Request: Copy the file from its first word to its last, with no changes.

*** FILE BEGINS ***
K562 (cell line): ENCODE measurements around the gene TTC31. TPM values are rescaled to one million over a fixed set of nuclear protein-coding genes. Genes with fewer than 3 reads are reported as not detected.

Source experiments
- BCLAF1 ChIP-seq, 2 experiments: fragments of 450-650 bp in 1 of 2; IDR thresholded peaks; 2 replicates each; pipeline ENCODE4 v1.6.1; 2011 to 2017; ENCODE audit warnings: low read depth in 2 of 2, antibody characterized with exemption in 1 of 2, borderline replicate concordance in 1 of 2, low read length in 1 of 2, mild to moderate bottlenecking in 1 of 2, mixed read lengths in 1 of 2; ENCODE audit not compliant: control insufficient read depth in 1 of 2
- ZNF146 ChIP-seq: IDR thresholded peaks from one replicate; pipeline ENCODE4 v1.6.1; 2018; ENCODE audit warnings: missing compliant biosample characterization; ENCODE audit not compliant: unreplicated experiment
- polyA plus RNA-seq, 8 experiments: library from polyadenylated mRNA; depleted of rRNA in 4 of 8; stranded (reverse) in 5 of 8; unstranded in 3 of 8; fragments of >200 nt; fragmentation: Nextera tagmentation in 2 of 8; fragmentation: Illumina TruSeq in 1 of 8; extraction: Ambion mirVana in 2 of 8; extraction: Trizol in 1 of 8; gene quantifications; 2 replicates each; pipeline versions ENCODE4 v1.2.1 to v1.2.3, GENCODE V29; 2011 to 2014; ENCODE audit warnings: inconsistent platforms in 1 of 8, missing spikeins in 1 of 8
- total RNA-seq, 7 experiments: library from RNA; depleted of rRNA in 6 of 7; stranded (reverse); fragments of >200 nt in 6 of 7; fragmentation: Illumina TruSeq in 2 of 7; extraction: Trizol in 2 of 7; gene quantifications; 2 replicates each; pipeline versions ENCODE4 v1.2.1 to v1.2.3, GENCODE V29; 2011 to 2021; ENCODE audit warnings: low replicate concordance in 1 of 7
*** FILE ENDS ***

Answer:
K562 (cell line): ENCODE measurements around the gene TTC31. TPM values are rescaled to one million over a fixed set of nuclear protein-coding genes. Genes with fewer than 3 reads are reported as not detected.

Source experiments
- BCLAF1 ChIP-seq, 2 experiments: fragments of 450-650 bp in 1 of 2; IDR thresholded peaks; 2 replicates each; pipeline ENCODE4 v1.6.1; 2011 to 2017; ENCODE audit warnings: low read depth in 2 of 2, antibody characterized with exemption in 1 of 2, borderline replicate concordance in 1 of 2, low read length in 1 of 2, mild to moderate bottlenecking in 1 of 2, mixed read lengths in 1 of 2; ENCODE audit not compliant: control insufficient read depth in 1 of 2
- ZNF146 ChIP-seq: IDR thresholded peaks from one replicate; pipeline ENCODE4 v1.6.1; 2018; ENCODE audit warnings: missing compliant biosample characterization; ENCODE audit not compliant: unreplicated experiment
- polyA plus RNA-seq, 8 experiments: library from polyadenylated mRNA; depleted of rRNA in 4 of 8; stranded (reverse) in 5 of 8; unstranded in 3 of 8; fragments of >200 nt; fragmentation: Nextera tagmentation in 2 of 8; fragmentation: Illumina TruSeq in 1 of 8; extraction: Ambion mirVana in 2 of 8; extraction: Trizol in 1 of 8; gene quantifications; 2 replicates each; pipeline versions ENCODE4 v1.2.1 to v1.2.3, GENCODE V29; 2011 to 2014; ENCODE audit warnings: inconsistent platforms in 1 of 8, missing spikeins in 1 of 8
- total RNA-seq, 7 experiments: library from RNA; depleted of rRNA in 6 of 7; stranded (reverse); fragments of >200 nt in 6 of 7; fragmentation: Illumina TruSeq in 2 of 7; extraction: Trizol in 2 of 7; gene quantifications; 2 replicates each; pipeline versions ENCODE4 v1.2.1 to v1.2.3, GENCODE V29; 2011 to 2021; ENCODE audit warnings: low replicate concordance in 1 of 7